“When you get into the larger aircraft it becomes like a hotel, with dozens of staff supporting the plane based in a galley area down below. You have very comprehensive cooking facilities, and on larger aircraft we have looked at theatres, with spiral staircases and a Steinway grand piano. The limitations for what you can put inside a plane are pretty much the limits of physics, and even money cannot always overcome that. Even so, people are still always trying to push [the limits]. ”
Piaggio America's John Bingham
"When I was telling people that I joined Piaggio," said John Bingham, "they would say, 'I didn't realize that you had gone to work in motor scooters.' I quickly understood that we needed to do something about the name of the company. So that is why we branded it 'Piaggio Aero.'"
Bingham, an auto-industry veteran who started at the Italian company last year, was named president and CEO of the Piaggio America division in February. The firm completes, delivers and supports the P.180 Avanti and Avanti II turboprop aircraft in the North American and Latin American markets.
The Avanti II is the world's fastest business turboprop, cruising at 402 knots, and is a staple of U.S.-based fractional provider Avantair, which operates more than 50 of the airplanes. The model is the sole survivor of a trio of fast pusher turboprops developed in response to the energy crisis of the 1970s.
Over the last several years, Piaggio has been buoyed by major international investments and production has increased at stable rates. The manufacturer, which first delivered the Avanti to customers in 1990, updated it in 2005 as the Avanti II with glass-panel avionics and slightly more powerful Pratt & Whitney engines. The aircraft has speed comparable to that of a light jet, interior dimensions nearly equal to those of a midsize Hawker jet and better fuel efficiency than a King Air 350 turboprop.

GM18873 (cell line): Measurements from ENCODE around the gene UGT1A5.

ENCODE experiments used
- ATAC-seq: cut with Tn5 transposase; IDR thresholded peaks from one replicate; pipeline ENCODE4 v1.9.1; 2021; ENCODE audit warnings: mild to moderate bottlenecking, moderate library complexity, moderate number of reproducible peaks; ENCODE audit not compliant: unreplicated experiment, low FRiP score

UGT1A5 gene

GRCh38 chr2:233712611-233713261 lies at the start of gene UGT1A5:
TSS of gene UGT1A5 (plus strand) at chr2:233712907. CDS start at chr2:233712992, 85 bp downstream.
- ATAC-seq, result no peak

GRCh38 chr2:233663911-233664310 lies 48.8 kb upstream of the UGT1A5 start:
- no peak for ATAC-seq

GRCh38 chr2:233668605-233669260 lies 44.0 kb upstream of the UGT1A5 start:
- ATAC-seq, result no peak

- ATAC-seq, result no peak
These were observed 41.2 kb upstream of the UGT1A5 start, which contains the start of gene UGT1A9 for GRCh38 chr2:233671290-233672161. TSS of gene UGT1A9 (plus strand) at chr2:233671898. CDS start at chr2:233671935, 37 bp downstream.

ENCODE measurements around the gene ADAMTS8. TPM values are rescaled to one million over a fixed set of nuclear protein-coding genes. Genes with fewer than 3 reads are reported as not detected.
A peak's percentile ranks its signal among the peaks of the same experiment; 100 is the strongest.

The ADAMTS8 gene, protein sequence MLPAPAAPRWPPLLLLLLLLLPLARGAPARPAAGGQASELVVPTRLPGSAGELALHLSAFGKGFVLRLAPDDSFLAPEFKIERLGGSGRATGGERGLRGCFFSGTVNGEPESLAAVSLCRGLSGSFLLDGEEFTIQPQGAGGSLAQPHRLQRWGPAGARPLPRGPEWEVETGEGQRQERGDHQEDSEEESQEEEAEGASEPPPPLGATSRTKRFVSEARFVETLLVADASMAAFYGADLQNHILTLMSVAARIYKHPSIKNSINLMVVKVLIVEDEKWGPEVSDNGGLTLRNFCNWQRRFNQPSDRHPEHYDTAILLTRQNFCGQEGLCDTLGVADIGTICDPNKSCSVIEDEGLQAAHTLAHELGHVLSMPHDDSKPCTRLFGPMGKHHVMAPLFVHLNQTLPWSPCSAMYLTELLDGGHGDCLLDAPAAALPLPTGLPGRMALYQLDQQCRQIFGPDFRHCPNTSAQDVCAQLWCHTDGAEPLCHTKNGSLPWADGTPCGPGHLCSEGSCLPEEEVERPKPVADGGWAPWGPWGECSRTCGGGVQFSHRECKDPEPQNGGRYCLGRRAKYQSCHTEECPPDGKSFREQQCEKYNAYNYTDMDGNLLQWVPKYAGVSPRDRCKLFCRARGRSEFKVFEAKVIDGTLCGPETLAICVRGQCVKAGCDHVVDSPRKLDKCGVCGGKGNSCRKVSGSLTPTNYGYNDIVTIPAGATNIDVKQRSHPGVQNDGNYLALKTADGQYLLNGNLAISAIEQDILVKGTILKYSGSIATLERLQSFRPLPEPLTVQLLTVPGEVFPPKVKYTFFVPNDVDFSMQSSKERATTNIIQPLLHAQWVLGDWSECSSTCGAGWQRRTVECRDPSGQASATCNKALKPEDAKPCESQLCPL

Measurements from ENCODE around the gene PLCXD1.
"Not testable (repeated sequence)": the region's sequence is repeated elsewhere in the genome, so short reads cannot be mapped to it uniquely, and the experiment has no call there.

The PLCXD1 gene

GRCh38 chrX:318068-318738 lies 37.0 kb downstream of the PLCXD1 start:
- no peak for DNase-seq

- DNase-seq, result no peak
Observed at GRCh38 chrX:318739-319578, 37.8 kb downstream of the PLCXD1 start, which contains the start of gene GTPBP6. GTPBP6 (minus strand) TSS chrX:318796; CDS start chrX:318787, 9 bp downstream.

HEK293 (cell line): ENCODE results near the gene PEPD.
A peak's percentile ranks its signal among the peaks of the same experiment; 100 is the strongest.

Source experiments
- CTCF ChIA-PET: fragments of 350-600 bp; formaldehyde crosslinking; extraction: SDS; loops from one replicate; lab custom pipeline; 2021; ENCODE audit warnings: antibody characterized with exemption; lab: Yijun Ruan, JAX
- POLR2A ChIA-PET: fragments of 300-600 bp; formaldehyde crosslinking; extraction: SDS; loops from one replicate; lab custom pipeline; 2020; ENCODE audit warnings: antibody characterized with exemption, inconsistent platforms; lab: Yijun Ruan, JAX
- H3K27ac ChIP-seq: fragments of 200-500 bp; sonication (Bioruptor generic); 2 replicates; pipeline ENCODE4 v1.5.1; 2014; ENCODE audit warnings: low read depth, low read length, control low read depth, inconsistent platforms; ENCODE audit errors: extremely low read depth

Piaggio manufactures the Avanti II at its venerable Finale Ligouri plant in Genoa, Italy, and then flies it to the U.S., where updated executive interiors are installed. The company-which is also developing a new jet-sells 70 percent of its Avantis in North America.
Bingham talked to BJT about the latest developments at Piaggio Aero and his take on the overall business jet market.
You spent a lot of time last year rebranding the company. How important is branding to sustaining sales over time?
You've got to gain an identity. I think the image we have now is far more modern and we are hearing from people that we've never heard from before. The reason is that we're actively pursuing print, digital and social media to make sure that the brand is understood and that we show our aircraft in as many places as possible.
What lessons did you learn at Bentley and Rolls-Royce that you can apply to the corporate aircraft market?
Before I worked there, I worked at Renault, the French car company, where I gained a volume perspective on cars, and then I went to high luxury and Rolls-Royce, and there is a clear differentiation.
Then I went to work for Cirrus and now Piaggio and there again we are talking volume against more of a luxury product.
People understand the touch and feel of quality. At Piaggio we understand the human factors beyond the basics of how an aircraft works and its ability to go from Point A to Point B. We appreciate the customer's desires and motivation.
How do you get around the perception in some quarters-especially with customers who have owned exotic Italian sports cars-that while Italians build beautiful vehicles, they are difficult to maintain?
[Laughs] You know, the Avanti is called the Ferrari of the skies. And I think Ferraris are very reliable. [The Ferrari family owns a stake in Piaggio Aero.--Ed.] But in all seriousness, we try to be competitive in every aspect of customer support. Our plane is remarkably well put together but it is a mechanical object and things will break. When they do, our aim is to support it properly. Our engines are Pratt & Whitneys that are fantastically supported throughout the world.